Newer insomnia drugs include Ambien, Lunesta, and Sonata. These are similar, but chemically different than older sleep aids like Valium or Restoril. Here is an article that summarized 13 clinical trials of the newer insomnia drugs as submitted to the FDA. All of these trials were placebo-controlled. The trials involved sleep studies and subjective ratings by the trial participants.
The results showed significant reductions in time to fall asleep in both the drugs and the placebo, but the drugs did reduce time to fall asleep more than the placebo. However, the difference is small and clinical significance is not known. As documented on the sleep study, it took participants 22 minutes longer to fall asleep in the placebo group. As per subjective rating, participants felt it took them 7 minutes longer to fall asleep on placebo than on the drug.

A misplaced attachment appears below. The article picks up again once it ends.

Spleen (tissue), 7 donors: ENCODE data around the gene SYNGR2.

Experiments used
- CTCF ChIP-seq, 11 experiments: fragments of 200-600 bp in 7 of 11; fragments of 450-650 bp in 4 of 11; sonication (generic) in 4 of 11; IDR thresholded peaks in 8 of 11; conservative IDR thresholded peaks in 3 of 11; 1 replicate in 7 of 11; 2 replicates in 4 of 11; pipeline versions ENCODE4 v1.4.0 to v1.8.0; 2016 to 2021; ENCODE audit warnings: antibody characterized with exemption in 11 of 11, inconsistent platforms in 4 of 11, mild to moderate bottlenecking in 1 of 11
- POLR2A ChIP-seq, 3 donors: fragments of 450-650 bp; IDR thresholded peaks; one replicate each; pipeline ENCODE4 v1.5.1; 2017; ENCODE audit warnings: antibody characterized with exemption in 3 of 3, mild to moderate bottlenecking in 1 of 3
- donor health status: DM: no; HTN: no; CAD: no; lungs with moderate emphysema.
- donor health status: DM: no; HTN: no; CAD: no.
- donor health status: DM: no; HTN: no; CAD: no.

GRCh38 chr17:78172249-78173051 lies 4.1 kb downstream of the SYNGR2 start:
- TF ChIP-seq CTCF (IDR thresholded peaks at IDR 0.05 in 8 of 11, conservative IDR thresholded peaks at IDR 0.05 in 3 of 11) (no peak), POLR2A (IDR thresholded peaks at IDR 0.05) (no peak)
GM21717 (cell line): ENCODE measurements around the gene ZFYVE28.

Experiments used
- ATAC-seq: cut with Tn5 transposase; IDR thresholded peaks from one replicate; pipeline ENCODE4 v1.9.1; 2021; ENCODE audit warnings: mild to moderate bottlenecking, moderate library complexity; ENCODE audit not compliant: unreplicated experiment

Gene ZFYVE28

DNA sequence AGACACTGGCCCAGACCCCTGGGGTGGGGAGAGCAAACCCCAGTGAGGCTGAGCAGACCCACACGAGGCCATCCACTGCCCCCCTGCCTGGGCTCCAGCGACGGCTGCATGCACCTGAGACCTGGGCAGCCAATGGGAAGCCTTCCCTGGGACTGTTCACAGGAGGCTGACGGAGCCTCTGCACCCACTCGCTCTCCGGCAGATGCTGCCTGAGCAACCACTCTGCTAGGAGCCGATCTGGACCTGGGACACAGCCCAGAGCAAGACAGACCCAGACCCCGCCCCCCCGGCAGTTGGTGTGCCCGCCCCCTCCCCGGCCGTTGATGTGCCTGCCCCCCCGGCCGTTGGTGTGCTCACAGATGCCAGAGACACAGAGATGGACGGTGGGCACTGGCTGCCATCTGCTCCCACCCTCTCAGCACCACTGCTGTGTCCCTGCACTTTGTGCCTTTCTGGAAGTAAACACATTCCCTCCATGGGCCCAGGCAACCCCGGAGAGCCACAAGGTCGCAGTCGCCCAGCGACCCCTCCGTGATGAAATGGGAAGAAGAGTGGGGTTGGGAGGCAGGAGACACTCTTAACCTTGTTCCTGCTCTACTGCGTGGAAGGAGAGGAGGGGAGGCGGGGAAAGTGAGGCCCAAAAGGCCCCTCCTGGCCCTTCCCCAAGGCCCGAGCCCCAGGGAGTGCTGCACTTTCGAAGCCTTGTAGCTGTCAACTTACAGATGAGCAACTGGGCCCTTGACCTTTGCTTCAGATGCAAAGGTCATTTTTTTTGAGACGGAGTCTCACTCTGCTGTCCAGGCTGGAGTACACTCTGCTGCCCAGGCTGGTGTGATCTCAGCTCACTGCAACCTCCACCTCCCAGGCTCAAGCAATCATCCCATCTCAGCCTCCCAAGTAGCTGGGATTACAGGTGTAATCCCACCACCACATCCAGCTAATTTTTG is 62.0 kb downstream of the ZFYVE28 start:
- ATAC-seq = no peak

The study authors concluded from their analysis that the placebo response is a major contributor to the effectiveness of these newer sleep medications. In other words, these new drugs work because participants think they are taking a medication for sleep, not necessarily because the medicine actually makes them sleep better.